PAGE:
Advocating to Callous Listeners: Five (Not-So-Easy) Steps

1. Let Go of ‘Should,’ And Recognize ‘Is’

This is the first step, but it’s also by far the hardest–if you can manage it, the rest becomes much easier. Most people reading this probably agree that anyone with the empathy God gave a grapefruit thinks that other human beings dying through preventable means is bad. The natural corollary that extends from this understanding is that this person we are speaking to does not, in fact, have the empathy God gave a grapefruit. There’s a real impulse to reject not just that person, but the whole rest of the process–“Well this person is terrible, so until they aren’t, I’m done.” And I hate to break this to you, Dear Reader, but if you have set out to advocate you are not, in fact, done–or at least, not just because this person should have empathy and doesn’t. Nobody is going to make those people play by the rules of basic humanity. People who show they lack empathy to a degree that appalls you still sometimes need to be dealt with, and walking away in those situations is a luxury we’re losing the ability to exercise. You gotta even. I’m sorry.

2. Identify Goals (Ahead of Time, if Possible)

You’ll note that I said above, “People…sometimes still need to be dealt with.” The obvious corollary is that sometimes, they don’t. The best way to avoid banging your head against a human brick wall for an hour is to have a good idea of whether you need to deal with this person–and the easiest way to do that is to identify your goals. And even when you do need to talk to a person, having a firm understanding of what you’re trying to achieve helps you get in, say what you have to say, and get out–so it’s very helpful to know going in. What are you trying to achieve by talking to this person? Do they control access to a resource you need? Are they engaging in a damaging behavior you want to stop? Are they voting all of our human rights away in the first week of their first session before your eyes? (Spoiler: If your answer is “I want to let them know that their ideas are bad and they should feel bad,” I recommend walking away.)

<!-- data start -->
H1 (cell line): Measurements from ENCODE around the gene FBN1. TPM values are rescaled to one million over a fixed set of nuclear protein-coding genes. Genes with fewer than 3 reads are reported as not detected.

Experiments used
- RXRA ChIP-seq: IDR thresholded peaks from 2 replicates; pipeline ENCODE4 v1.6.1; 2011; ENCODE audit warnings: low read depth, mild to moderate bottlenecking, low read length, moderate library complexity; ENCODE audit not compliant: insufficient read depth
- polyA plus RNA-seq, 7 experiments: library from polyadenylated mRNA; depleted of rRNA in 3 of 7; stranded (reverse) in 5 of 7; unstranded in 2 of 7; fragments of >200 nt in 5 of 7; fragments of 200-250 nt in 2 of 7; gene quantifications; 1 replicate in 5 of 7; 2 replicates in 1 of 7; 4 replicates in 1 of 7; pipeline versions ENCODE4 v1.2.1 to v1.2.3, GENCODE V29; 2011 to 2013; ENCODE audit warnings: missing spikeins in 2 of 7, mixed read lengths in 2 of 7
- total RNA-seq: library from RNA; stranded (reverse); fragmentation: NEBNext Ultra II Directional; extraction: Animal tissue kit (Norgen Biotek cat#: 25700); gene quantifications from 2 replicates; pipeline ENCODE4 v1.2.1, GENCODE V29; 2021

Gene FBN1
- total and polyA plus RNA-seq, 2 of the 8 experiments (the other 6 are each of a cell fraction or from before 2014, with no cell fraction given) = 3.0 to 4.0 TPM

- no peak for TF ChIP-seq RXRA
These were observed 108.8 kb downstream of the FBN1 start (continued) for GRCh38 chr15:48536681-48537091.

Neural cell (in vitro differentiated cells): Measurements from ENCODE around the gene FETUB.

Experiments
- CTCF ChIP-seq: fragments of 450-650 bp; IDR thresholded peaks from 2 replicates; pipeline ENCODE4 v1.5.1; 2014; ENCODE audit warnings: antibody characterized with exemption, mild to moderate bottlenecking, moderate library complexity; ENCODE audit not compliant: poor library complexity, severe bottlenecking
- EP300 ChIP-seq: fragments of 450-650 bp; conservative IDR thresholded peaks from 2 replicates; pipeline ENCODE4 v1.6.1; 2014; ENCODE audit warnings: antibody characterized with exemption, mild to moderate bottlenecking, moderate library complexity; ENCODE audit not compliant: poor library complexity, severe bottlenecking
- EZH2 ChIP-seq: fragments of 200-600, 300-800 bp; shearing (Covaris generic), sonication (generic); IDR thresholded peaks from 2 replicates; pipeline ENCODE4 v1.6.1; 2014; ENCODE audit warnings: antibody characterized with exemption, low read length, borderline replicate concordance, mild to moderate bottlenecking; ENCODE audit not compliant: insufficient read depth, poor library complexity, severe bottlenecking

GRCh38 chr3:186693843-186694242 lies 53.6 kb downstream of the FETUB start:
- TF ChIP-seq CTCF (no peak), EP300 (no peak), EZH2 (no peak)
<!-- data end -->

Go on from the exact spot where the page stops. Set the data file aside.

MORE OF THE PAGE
3. Look for Carrots and/or Sticks

Okay, so: You’ve accepted that the obvious appeal to humanity won’t work, because the listener is a jerkfaced jerk. But they’re a jerkfaced jerk who has a thing you need. Now what?

4. Offer a Carrot or Raise a Stick, and Preferably One that You Believe

This is another hard but crucial step, because it requires you to take on the listener’s paradigm long enough to persuade them. It honestly does help to believe what you are saying, for several reasons. First of all, a credible argument tends to carry more weight; a thing even you don’t believe is generally not that persuasive to other people. But more importantly, an argument you can accept as true helps you remember is that speaking this person’s language doesn’t mean you hold their values, or that you agree with them–it just means you need something from them and you have to figure out how to coalition-build in order to make that happen. It’s helping them figure out why they want to do this thing you want them to do anyway. (And lastly, though perhaps this should go without saying, it is never a good idea long-term to lie your way to a built coalition, as this creates many problems for both you and others throughout the process.)

5. Take Care of Yourself After the Rinse/Repeat Cycle Ends

Most people’s minds aren’t changed in a single five-minute session; it takes a lot of work and internal screaming and fantasizing about shaking them by the shoulders. This process is hard on a person, and appropriate self-care should be treated as a necessary step. Do what you need to do in order to stay healthy, and that tends to be different things for different people. I encourage you to think of self-care as the final step of the advocacy process, because it’s that crucial.



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Kara Hurvitz

Kara Hurvitz

Boots on the ground for social change, one step at a time.